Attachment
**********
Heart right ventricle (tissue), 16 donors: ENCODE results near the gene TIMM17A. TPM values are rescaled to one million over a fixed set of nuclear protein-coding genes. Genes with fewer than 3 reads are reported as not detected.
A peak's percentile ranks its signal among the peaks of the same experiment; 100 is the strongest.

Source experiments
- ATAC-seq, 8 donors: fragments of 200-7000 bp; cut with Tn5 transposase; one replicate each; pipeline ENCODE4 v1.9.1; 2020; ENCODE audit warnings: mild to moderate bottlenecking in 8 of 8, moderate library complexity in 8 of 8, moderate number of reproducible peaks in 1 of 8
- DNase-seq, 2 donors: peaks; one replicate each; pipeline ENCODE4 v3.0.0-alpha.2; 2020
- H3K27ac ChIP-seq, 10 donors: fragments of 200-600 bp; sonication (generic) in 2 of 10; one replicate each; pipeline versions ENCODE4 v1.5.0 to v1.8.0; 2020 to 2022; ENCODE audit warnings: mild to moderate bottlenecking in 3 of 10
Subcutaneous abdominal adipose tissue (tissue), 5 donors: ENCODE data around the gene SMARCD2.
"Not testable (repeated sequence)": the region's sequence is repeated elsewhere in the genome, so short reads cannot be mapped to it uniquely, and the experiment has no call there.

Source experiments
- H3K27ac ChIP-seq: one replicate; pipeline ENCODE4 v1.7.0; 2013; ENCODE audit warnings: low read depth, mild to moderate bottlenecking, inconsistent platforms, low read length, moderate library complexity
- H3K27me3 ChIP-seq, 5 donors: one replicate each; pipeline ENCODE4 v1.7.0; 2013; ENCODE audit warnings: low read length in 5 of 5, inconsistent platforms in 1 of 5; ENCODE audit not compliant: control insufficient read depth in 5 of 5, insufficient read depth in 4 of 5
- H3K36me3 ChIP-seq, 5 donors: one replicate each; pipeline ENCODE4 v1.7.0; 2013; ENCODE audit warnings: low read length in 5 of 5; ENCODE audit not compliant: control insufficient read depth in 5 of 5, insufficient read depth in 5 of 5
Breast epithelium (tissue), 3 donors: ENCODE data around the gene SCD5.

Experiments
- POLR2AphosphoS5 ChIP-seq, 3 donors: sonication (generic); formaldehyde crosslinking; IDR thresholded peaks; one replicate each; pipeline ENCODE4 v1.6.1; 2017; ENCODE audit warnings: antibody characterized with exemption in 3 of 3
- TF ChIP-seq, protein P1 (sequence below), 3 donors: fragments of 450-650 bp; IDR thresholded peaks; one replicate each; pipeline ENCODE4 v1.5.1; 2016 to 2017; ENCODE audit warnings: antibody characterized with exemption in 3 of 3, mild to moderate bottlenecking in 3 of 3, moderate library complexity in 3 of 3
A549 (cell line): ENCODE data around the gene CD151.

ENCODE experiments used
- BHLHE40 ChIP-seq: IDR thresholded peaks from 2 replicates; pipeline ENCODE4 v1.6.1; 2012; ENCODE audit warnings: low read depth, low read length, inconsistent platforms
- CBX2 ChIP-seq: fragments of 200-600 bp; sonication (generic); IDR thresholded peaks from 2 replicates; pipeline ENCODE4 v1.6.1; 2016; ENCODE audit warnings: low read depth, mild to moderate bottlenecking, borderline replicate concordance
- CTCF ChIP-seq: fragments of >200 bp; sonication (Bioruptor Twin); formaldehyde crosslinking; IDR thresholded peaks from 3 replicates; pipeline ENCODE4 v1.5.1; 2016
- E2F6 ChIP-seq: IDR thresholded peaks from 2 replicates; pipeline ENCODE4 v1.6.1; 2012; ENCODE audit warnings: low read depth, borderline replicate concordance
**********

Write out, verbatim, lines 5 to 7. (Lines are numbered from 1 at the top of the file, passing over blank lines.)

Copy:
- DNase-seq, 2 donors: peaks; one replicate each; pipeline ENCODE4 v3.0.0-alpha.2; 2020
- H3K27ac ChIP-seq, 10 donors: fragments of 200-600 bp; sonication (generic) in 2 of 10; one replicate each; pipeline versions ENCODE4 v1.5.0 to v1.8.0; 2020 to 2022; ENCODE audit warnings: mild to moderate bottlenecking in 3 of 10
Subcutaneous abdominal adipose tissue (tissue), 5 donors: ENCODE data around the gene SMARCD2.